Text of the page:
zotz

I visit the zoo.

Tuesday, January 04, 2005

Tiger! Tiger! burning bright
In the forests of the night,
What immortal hand or eye
Could frame thy fearful symmetry?


Visitor: Ah, that old ditty. Did you know that that's the most anthologized poem in the English language? It's short. It's catchy. It rhymes. It's in the public domain.

Lamb: And it's better than anything. Do not interrupt when something better than you speaks. Listen.

In what distant deeps or skies
Burnt the fire of thine eyes?
On what wings dare he aspire?
What the hand dare seize the fire?

And what shoulder, & what art,
Could twist the sinews of thy heart?
And when thy heart began to beat,
What dread hand? & what dread feet?

What the hammer? what the chain?
In what furnace was thy brain?
What the anvil? what dread grasp
Dare its deadly terrors clasp?

When the stars threw down their spears,
And watered heaven with their tears,
Did he smile his work to see?
Did he who made the Lamb make thee?

Tiger! Tiger! burning bright
In the forests of the night,
What immortal hand or eye
Dare frame thy fearful symmetry?


Lamb: Perverse, isn't it?

Visitor: How so?

Lamb: Blake suggests his god can smile, and smile at a Terrible & Awful design. Smile in delight. A god capable of surprising and pleasing itself. Listen again.

Tiger! Tiger! burning bright


Lamb: Is that a salutation or a cry of alarm?

In the forests of the night,
What immortal hand or eye


Lamb: Here is the hand of the god for the first of four times. It grasps and clasps and seizes. This is the real hand of a real god, the model of the god with opposable thumbs.

Could frame thy fearful symmetry?

In what distant deeps or skies
Burnt the fire of thine eyes?
On what wings dare he aspire?
What the hand dare seize the fire?


Lamb: The hand again. And is it the hand of the Jewish and Christian god? Or an older one? Is that Prometheus? A god that dares? What does that make the tiger?

And what shoulder, & what art,
Could twist the sinews of thy heart?
And when thy heart began to beat,
What dread hand? & what dread feet?


Lamb: Frankenstein was written a few years later.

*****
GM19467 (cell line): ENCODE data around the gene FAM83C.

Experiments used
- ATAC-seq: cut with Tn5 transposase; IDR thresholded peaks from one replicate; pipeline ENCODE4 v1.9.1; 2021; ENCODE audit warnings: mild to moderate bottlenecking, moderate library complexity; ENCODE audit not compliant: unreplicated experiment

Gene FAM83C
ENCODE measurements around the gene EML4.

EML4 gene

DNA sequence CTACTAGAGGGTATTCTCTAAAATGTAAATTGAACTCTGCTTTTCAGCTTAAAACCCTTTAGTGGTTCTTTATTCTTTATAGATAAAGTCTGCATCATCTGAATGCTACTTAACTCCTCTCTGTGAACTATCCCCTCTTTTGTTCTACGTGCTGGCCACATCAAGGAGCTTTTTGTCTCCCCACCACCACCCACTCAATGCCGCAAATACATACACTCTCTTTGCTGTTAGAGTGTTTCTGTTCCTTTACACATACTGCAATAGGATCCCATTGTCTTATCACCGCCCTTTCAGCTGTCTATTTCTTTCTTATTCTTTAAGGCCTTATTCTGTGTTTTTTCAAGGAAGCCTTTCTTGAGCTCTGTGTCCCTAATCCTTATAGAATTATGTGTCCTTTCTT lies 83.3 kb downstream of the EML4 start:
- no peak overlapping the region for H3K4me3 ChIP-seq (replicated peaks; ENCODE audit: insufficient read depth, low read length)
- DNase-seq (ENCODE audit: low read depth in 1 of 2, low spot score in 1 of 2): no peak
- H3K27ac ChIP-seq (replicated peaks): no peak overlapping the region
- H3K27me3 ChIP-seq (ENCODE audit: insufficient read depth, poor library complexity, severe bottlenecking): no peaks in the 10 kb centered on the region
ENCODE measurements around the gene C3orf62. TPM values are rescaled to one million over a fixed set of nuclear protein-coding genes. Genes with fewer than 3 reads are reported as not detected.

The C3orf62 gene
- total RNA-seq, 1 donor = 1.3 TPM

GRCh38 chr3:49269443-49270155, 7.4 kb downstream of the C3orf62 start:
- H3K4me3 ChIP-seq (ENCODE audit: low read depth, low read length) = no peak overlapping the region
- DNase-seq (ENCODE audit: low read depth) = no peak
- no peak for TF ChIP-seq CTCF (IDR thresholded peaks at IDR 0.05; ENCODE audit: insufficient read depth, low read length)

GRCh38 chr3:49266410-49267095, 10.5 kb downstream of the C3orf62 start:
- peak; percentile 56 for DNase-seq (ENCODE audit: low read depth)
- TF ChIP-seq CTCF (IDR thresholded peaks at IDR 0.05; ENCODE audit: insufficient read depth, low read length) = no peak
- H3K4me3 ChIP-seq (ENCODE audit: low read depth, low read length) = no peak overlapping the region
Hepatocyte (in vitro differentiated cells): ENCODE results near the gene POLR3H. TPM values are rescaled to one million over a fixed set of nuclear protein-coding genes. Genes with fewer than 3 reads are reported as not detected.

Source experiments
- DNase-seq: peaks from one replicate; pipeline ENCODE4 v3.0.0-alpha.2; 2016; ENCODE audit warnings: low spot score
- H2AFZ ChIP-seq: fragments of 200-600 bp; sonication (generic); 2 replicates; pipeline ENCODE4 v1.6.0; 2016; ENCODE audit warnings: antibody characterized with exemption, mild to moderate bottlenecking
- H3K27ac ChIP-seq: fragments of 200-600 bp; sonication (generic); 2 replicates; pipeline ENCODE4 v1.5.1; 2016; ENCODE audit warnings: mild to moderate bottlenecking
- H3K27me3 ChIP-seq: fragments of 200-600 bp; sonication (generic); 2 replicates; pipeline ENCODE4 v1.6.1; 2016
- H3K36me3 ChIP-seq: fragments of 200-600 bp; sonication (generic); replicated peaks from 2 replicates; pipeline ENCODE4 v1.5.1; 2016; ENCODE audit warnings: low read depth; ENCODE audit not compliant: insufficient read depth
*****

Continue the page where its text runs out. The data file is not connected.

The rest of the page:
What the hammer? what the chain?
In what furnace was thy brain?
What the anvil? what dread grasp
Dare its deadly terrors clasp?


Lamb: And now the god becomes a smith. Is it Hephaestus this time?

When the stars threw down their spears,
And watered heaven with their tears,
Did he smile his work to see?
Did he who made the Lamb make thee?


Lamb: This is where I am led in. A lamby cameo to show that, as the tiger is to me, the god is to the tiger.

Tiger! Tiger! burning bright
In the forests of the night,
What immortal hand or eye
Dare frame thy fearful symmetry?


Lamb: The god is a hand, eyes, wings, hand, shoulder, hand, feet. It grasps and clasps and twists, dares and aspires, and even, perhaps, smiles. And it mingles with the tiger. All this dread, is it the god's or the tiger's?

Visitor: Does a tiger smile?

Lamb: Yes. You see it only once.


4 Comments:

At 9:47 AM, Blogger Thirza said...

I happened to come along your blog and that goes to show that random clicking can lead to some interesting reading ... You must have heard it before, but here it is again: your writing is really really good ! I have enjoyed myself tremendously reading your blog.
Thank you.

 
At 10:26 PM, Blogger Paul Sweeney said...

There is a wonderful reading of that poem in Blake, A Biography by Peter Ackroyd, p145-149, Minerva Edition. Its gaspworthy. One of those moments when you feel a veil might lift after all. Kind Regards
Paul Sweeney

 
At 6:04 AM, Blogger shyloh said...

Awee awesome reading. I have also enjoyed my visit here.

Aloha

 
At 10:22 PM, Anonymous Anonymous said...

I have much enjoyed my walk through your world today; as a poet and an avid reader, I found your site both enriching as well as enlightening...I thank you.

 

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